I’m always eager to explore a new part of Belgium and when it’s with a local guide, even better. So when a friend offered to show me around her town, Beersel, just outside of Brussels, I was keen to see what she had in store.
I’ll be honest; Beersel wasn’t on my list of exciting places to visit in Belgium. In fact I couldn’t think of one thing to see there. Luckily, my trusty local guide, Marijke, introduced me to six fun things to do in Beersel and the Halle-Vilvoorde arrondissement.
When I first met Marijke, she was working for De Rand. These days, she’s busy being a stay at home mom, launching her own business and enjoying life in Beersel. Originally from Limburg, Marijke has spent the past few years in her husband’s hometown of Beersel.
Beersel Castle – Kasteel Van Beersel
The first stop on our tour was Beersel’s most famous sight, Beersel Castle. At the moment, the castle, dating from the 1300s, isn’t at its photographic best. It is undergoing extensive renovations which began with the draining of the moat, to repair the foundations.
The round fortress was a defensive base for Brussels and is made up of three watch-towers. It’s an impressive sight and hopefully will soon be fully restored to its former glory.
The castle is famous among Belgian comic strip fans as the setting of the Suske en Wiske comic De schat van Beersel (“The Treasure of Beersel”). It is also home to an annual medieval festival, which Marijke says includes knights jousting, music and food and is great fun for children and adults alike.
Provincial Domain of Huizingen – Provinciedomein Huizingen
The next stop on our tour was the Provincial Domain of Huizingen, and while this may sound like a boring administrative site, it is anything but. Huizingen is a village suburb of the Beersel municipality and the provincial domain is its star attraction.
It is essentially an enormous park and recreation complex built on the former grounds of the Castle of Huizingen. This grand chateau is now home to a fine-dining restaurant and brasserie and I’m told the terrace is a great place to spend a warm summer afternoon. (I plan to check this out for myself later this year!)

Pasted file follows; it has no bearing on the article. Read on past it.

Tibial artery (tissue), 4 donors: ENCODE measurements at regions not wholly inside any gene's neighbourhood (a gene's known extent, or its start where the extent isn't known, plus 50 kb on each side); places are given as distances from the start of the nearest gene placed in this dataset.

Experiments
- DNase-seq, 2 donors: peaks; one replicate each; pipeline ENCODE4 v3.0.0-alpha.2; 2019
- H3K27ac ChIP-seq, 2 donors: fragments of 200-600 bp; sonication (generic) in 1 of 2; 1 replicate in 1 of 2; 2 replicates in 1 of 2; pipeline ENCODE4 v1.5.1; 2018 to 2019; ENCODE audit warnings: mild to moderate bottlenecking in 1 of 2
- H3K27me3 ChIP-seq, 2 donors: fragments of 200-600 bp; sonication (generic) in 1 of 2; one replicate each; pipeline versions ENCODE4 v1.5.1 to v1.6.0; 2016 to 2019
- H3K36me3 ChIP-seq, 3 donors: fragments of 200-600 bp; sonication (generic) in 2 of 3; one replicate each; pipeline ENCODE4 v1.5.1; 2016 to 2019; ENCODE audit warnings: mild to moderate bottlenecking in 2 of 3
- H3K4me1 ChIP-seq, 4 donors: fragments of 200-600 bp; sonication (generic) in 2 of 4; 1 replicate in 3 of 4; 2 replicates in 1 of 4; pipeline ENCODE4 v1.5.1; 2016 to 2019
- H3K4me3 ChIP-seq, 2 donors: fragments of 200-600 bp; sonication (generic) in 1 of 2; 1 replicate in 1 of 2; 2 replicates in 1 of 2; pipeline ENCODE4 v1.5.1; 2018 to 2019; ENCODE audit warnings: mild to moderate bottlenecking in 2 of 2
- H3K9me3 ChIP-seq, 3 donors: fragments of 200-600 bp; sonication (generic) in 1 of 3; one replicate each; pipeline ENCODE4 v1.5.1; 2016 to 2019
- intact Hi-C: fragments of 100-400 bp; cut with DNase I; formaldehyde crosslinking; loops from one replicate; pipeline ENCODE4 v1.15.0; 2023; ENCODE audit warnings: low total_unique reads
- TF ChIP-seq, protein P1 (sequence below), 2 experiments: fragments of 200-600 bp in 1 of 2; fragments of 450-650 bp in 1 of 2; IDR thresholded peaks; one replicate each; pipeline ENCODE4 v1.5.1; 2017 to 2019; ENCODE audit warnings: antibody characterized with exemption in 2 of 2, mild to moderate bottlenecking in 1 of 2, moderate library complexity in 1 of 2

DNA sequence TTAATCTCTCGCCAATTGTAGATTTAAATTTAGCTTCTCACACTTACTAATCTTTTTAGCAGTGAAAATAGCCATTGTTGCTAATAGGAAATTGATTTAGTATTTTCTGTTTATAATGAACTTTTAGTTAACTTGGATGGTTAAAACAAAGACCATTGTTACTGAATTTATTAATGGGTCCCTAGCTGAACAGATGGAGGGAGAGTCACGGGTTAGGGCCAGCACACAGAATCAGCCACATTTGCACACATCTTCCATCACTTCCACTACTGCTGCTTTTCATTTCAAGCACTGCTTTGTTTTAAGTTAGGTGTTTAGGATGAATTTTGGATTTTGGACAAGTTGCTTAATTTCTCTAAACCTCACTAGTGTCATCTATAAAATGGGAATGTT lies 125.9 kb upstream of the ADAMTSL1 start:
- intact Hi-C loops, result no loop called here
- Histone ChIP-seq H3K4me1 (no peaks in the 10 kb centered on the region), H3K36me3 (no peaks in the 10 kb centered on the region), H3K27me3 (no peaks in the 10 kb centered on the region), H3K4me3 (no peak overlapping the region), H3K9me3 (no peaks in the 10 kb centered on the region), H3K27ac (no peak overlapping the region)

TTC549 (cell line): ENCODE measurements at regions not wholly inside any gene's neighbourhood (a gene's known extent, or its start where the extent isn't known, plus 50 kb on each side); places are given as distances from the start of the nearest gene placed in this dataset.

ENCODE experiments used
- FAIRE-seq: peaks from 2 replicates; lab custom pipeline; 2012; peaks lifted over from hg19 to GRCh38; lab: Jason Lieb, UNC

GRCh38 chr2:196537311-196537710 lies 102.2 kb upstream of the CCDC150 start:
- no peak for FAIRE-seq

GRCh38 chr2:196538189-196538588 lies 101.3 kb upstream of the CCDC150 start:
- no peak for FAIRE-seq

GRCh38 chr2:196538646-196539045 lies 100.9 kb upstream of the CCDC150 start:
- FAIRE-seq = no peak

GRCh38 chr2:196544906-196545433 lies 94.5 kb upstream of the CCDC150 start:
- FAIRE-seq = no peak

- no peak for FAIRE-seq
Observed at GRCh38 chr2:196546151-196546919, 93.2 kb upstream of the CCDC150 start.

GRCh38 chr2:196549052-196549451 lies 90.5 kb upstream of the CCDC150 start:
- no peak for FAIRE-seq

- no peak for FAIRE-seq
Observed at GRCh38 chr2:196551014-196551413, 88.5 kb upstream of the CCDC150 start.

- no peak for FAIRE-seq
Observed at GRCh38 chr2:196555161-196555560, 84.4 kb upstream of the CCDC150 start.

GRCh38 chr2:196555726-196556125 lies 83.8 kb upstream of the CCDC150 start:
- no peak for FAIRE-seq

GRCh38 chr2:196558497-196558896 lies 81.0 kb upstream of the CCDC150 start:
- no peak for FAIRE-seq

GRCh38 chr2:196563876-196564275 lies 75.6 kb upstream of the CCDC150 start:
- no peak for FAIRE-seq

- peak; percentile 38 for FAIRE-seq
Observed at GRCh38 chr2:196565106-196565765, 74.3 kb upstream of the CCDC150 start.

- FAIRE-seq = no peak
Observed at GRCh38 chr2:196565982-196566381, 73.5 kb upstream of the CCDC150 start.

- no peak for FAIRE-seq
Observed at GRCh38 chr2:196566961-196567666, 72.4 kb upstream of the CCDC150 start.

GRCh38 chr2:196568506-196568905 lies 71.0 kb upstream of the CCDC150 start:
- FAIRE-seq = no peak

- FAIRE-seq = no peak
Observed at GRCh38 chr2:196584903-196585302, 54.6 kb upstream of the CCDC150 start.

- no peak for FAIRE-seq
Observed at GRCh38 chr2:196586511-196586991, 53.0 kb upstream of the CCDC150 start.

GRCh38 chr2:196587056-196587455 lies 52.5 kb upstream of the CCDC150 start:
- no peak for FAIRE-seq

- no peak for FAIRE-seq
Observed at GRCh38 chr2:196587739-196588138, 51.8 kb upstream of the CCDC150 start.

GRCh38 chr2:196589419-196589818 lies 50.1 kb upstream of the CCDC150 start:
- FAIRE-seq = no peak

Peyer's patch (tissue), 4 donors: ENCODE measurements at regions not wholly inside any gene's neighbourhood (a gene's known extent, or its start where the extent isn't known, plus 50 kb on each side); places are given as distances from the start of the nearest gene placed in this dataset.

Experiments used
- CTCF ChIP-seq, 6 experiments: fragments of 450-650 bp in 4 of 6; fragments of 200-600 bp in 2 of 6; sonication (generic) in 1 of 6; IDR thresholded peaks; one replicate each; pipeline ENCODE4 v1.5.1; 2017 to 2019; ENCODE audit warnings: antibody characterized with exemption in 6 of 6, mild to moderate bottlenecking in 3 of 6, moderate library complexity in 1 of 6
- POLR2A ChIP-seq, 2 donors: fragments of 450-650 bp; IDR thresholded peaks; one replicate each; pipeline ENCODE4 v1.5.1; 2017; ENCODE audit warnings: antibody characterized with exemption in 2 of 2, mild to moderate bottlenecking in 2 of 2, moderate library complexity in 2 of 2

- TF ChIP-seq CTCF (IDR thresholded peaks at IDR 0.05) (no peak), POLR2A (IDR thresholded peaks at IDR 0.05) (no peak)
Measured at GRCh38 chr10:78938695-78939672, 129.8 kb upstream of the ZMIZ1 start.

The grounds are extensive and include activities for all ages. There are two large playgrounds; one for children under 8 years old, with the theme ‘enchanted tree people,’ containing wonderful wooden carvings of animals; and a playground for older children called ‘over the wall,’ with three big slides, a climbing wall and swings.
The big draw, in the summer, is the large outdoor swimming pool, with water slides and a sunbathing area. There is also a small petting zoo with deer and farm animals. This is definitely a place to add to your list of activities to do with children near Brussels.
For flower lovers, there is a world class rock garden, with over 1200 different plant species. Visitors will also find an arboretum, plenty of flowers, and even a garden specially designed for the blind. I will definitely be re-visiting this site in the summer.
It turns out, I had actually visited Huizingen last year, without realizing it. Andrew and I had a lovely evening at the Michelin Starred Restaurant Terborght. This unassuming brick house doesn’t disclose the foodie delights inside. The interior is also subtle earth-tones and not overly styled. The drama is saved for the food which arrives on your plate as tiny works of art.